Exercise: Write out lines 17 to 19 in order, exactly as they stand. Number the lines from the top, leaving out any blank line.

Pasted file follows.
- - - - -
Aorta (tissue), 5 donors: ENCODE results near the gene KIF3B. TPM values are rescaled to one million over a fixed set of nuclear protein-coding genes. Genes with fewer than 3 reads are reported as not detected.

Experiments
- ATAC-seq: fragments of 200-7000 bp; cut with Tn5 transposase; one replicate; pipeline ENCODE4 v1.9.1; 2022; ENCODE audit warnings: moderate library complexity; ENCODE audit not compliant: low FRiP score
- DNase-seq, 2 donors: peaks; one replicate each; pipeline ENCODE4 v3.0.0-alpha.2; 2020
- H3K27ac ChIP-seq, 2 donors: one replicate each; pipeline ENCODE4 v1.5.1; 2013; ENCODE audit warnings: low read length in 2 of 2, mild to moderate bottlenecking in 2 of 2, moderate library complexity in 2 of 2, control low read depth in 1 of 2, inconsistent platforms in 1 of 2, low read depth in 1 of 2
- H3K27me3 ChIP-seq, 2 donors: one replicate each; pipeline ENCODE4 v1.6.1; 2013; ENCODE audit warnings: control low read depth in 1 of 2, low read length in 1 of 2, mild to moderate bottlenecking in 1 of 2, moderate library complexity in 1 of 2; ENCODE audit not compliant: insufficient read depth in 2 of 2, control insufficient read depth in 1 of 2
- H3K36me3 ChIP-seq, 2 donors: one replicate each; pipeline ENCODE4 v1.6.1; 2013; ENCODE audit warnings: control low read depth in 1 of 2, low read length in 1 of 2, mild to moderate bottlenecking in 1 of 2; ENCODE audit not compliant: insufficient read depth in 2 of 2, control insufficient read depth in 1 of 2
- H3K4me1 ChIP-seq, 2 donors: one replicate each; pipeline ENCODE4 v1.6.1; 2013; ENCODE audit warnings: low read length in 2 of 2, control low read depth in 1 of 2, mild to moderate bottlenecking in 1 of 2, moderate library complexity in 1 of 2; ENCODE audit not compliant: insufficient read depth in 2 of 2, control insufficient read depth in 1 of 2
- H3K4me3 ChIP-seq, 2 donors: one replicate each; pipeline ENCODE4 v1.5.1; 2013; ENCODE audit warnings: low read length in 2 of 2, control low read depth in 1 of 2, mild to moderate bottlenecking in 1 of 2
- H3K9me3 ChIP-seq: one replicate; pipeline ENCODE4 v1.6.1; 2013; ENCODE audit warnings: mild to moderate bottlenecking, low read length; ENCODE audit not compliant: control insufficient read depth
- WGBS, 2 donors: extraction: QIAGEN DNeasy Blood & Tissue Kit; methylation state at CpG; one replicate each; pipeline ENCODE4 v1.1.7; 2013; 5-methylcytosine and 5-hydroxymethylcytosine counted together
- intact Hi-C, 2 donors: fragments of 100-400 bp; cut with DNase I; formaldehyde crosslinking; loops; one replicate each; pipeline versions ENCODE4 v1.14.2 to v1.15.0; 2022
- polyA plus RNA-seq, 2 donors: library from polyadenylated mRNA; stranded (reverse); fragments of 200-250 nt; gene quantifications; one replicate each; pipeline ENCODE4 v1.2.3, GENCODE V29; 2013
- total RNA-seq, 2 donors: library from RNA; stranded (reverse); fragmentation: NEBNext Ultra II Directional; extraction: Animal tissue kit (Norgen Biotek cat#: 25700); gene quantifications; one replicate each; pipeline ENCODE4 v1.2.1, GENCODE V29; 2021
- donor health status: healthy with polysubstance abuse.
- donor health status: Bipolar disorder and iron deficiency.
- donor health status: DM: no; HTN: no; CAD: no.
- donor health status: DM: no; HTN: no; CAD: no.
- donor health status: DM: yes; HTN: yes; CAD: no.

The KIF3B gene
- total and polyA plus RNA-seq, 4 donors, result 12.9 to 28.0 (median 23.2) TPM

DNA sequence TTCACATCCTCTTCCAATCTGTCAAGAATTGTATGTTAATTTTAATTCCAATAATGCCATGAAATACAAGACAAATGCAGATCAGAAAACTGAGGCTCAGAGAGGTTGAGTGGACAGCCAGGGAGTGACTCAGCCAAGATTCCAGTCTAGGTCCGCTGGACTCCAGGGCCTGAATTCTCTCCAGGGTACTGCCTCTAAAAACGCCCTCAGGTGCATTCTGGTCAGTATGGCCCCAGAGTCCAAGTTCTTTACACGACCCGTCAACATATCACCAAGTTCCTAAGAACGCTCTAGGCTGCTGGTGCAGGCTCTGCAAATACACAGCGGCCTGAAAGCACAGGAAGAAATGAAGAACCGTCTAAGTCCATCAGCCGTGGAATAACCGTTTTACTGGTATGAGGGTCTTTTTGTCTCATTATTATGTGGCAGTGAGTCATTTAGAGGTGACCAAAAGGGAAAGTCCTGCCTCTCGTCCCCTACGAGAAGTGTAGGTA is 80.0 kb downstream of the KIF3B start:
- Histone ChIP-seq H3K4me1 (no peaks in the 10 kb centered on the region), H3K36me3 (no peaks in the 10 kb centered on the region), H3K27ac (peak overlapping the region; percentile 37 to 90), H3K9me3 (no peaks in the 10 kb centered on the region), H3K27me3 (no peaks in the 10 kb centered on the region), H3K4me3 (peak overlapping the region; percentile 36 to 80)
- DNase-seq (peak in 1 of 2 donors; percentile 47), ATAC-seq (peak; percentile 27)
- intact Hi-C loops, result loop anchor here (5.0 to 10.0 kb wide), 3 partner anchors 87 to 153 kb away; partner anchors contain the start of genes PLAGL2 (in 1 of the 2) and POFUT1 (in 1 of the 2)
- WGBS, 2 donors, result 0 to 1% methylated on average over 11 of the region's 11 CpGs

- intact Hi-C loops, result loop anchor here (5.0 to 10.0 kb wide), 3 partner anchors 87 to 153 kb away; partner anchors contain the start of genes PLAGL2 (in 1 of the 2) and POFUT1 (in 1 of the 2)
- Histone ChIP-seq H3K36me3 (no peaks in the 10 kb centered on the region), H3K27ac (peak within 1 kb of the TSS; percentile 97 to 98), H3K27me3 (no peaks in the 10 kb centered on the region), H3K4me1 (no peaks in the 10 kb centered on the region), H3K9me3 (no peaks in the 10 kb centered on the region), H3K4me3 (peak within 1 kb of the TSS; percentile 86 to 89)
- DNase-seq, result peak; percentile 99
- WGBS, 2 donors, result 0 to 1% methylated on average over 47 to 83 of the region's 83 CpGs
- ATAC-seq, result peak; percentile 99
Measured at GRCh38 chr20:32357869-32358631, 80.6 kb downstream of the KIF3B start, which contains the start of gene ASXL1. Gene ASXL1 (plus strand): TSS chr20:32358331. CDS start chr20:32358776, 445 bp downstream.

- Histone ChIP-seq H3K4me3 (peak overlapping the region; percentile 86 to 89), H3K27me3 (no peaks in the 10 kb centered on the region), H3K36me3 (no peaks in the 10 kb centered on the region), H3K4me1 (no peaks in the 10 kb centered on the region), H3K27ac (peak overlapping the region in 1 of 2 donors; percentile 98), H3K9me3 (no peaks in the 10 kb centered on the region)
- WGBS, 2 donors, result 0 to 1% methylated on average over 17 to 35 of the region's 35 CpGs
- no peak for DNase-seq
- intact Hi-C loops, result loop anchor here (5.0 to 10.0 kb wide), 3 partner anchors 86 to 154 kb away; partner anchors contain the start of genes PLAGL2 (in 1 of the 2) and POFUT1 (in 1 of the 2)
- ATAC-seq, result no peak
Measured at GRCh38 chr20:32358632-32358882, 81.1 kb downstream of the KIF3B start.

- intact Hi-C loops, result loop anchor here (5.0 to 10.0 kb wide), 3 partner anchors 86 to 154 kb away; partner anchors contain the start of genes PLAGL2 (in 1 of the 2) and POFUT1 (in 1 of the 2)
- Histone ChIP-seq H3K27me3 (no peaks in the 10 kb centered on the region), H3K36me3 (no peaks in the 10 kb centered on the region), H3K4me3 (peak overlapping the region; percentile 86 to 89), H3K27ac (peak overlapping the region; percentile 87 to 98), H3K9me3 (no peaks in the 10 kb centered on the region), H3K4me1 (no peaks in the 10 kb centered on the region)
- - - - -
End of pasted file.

- donor health status: DM: no; HTN: no; CAD: no.
- donor health status: DM: no; HTN: no; CAD: no.
- donor health status: DM: yes; HTN: yes; CAD: no.